When you’re deer hunting and have a problem, it’s great to plan ahead and have a magic box with tools, extra hunting accessories and other “might need this” items to handle the situation.
In November 2015 I had the chance to go to Kansas, one of the nation’s best states for deer hunting, to spend a few days with John Vaca of Vista Outdoors and fellow outdoor writer Jace Bauserman. We were bowhunting on private land south of Great Bend, which is about in the middle of the state, and this property was typical Midwest land: rolling, gentle hills, waves of broomsedge, blocks of gnarly hardwoods, overgrown fencerows studded with cedars and willows, and perfect habitat for deer.
We stayed at a hotel in Great Bend, which was awesomely convenient and the staff there was fantastic. They know hunting is a big deal and welcome us. They even have a cleaning station for upland bird and waterfowl hunters, which is cool. I never worried at all during the week about my bow or gear and, fortunately, had packed well for the trip.
Had I needed anything, though, for my PSE Carbon Air bow or other accessories, Vaca had it covered with what I tabbed his magic box. It’s a large Primos box, similar to some older tackleboxes I used to have. I still have some smaller versions but Vaca’s was pretty cool, with compartments and trays and space for just about anything.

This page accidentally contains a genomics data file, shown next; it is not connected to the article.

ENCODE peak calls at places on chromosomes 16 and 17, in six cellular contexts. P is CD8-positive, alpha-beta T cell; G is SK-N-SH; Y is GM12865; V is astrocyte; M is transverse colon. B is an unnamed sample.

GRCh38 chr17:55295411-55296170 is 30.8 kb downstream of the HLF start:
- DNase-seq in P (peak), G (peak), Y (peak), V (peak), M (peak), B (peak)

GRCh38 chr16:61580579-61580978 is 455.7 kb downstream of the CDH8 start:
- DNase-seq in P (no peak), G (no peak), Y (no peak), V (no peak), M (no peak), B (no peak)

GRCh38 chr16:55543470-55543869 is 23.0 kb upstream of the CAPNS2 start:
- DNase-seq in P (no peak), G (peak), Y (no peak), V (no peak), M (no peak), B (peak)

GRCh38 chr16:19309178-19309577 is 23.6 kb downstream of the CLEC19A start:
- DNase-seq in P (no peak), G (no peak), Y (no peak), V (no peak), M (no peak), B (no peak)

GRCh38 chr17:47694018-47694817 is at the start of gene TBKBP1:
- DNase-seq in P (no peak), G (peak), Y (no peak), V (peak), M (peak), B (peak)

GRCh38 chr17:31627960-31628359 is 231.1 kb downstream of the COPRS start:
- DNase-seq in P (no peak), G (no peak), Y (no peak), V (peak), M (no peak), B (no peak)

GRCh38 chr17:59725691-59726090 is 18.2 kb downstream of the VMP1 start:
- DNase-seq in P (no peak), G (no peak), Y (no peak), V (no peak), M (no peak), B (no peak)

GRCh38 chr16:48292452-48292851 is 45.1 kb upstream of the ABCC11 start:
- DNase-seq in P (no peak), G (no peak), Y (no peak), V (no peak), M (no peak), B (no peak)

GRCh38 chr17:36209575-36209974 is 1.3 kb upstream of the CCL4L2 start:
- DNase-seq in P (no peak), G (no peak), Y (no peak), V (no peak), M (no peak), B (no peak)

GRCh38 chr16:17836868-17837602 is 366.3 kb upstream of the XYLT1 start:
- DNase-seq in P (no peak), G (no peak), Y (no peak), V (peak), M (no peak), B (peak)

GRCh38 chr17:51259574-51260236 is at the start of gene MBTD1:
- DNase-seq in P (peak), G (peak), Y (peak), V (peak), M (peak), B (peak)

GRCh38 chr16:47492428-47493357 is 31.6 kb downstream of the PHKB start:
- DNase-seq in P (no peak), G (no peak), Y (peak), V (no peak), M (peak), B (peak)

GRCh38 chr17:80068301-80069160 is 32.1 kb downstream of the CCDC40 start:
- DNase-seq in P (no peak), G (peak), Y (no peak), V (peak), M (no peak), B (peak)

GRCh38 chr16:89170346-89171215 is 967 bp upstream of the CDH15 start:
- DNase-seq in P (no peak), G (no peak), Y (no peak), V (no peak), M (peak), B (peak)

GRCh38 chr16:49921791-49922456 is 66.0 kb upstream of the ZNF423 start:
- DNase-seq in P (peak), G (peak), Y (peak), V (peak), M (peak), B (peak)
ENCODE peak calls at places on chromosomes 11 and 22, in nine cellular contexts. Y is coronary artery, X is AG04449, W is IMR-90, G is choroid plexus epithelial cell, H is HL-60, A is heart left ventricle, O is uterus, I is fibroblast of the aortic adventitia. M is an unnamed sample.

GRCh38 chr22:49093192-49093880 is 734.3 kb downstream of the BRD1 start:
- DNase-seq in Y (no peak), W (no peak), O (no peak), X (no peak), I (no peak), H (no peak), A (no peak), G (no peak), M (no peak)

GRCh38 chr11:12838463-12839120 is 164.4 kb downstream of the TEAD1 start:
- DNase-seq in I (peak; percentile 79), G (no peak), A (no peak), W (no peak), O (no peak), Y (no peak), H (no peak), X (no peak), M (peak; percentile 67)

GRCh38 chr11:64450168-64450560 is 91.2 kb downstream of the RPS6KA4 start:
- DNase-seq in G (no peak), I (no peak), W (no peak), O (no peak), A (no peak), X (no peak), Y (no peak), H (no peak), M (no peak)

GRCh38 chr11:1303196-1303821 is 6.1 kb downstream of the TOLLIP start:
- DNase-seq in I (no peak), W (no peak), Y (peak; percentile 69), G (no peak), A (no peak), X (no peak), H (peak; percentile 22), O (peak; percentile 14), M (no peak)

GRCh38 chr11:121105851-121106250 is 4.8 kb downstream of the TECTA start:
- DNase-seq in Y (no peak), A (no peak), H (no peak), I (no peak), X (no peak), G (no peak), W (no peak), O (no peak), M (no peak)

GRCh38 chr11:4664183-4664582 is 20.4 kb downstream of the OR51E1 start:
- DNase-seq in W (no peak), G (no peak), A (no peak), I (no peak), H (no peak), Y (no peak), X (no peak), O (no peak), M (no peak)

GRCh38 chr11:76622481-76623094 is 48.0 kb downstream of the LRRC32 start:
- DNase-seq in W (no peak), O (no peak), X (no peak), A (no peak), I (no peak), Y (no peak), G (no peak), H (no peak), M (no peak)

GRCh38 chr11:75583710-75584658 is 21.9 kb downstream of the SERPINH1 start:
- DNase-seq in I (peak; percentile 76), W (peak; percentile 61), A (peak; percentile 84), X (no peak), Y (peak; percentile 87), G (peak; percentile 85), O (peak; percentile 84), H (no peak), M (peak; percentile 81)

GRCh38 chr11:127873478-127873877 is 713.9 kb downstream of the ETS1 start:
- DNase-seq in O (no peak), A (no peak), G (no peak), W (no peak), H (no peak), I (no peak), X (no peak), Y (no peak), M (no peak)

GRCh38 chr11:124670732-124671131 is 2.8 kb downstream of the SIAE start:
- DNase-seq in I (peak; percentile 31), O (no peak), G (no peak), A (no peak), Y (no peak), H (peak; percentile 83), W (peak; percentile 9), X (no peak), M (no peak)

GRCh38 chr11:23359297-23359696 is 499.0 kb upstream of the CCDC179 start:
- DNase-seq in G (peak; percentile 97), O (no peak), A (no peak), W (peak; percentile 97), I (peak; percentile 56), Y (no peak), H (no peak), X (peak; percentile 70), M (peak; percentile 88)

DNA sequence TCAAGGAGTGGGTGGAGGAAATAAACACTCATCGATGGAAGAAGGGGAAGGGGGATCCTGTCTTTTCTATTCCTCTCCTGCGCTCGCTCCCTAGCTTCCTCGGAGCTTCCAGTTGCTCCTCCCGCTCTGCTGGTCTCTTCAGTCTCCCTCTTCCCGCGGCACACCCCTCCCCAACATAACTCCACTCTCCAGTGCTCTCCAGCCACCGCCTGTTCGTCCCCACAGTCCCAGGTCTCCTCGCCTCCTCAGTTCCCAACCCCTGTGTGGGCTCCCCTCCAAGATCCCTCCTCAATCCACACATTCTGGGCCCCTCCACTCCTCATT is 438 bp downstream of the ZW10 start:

“I have everything I possibly ever have needed on a hunting trip, from pliers to duck tape to extra broadheads, nocks, releases or whatever,” he said. “I’ve had times when I needed something and didn’t have it, which is a pain. So I put it in the box and then I have it with me.”
I do the same, but Vaca’s experience as a longtime hunter and guide now make me want to update mine. He had batteries (different sizes), a limb saw, SD cards for his Bushnell cameras, duct tape, screws, nuts, bolts, tools, Allen wrenches for his Mathews bow, different broadheads and more.
If you don’t have one of these, make one and put it in your truck. Build on it. You don’t have to have $15 screwdrivers or $22 pliers. Get the inexpensive ones; they work. Don’t forget wire snips, needle-nose and blunt-nose pliers, electrical tape, zip ties of different sizes, scent wicks or drags for your favorite buck or doe urine, scent spray wipes to clean up, doe or buck deer calls, and whatever else you think of. You might even stick an extra game camera or two in there to pop up in a surprise spot.
Just consider the box a work in progress, an evolving hunting tool that will help you in a pinch.
“I started as a waterfowl guide 30 years ago,” Vaca said. “I knew I could keep extra calls, snacks and drinks in the box and also use it as a bench in the blind. Then I started using it for turkey hunting, then deer, then elk, and now I have just general hunting stuff for any possibility. It could be archery, turkey, duck, whatever, and with the box if I need something to make a repair or lend then I have it.”
Get your box, think about what you need and start building. Then you’ll be ready this season.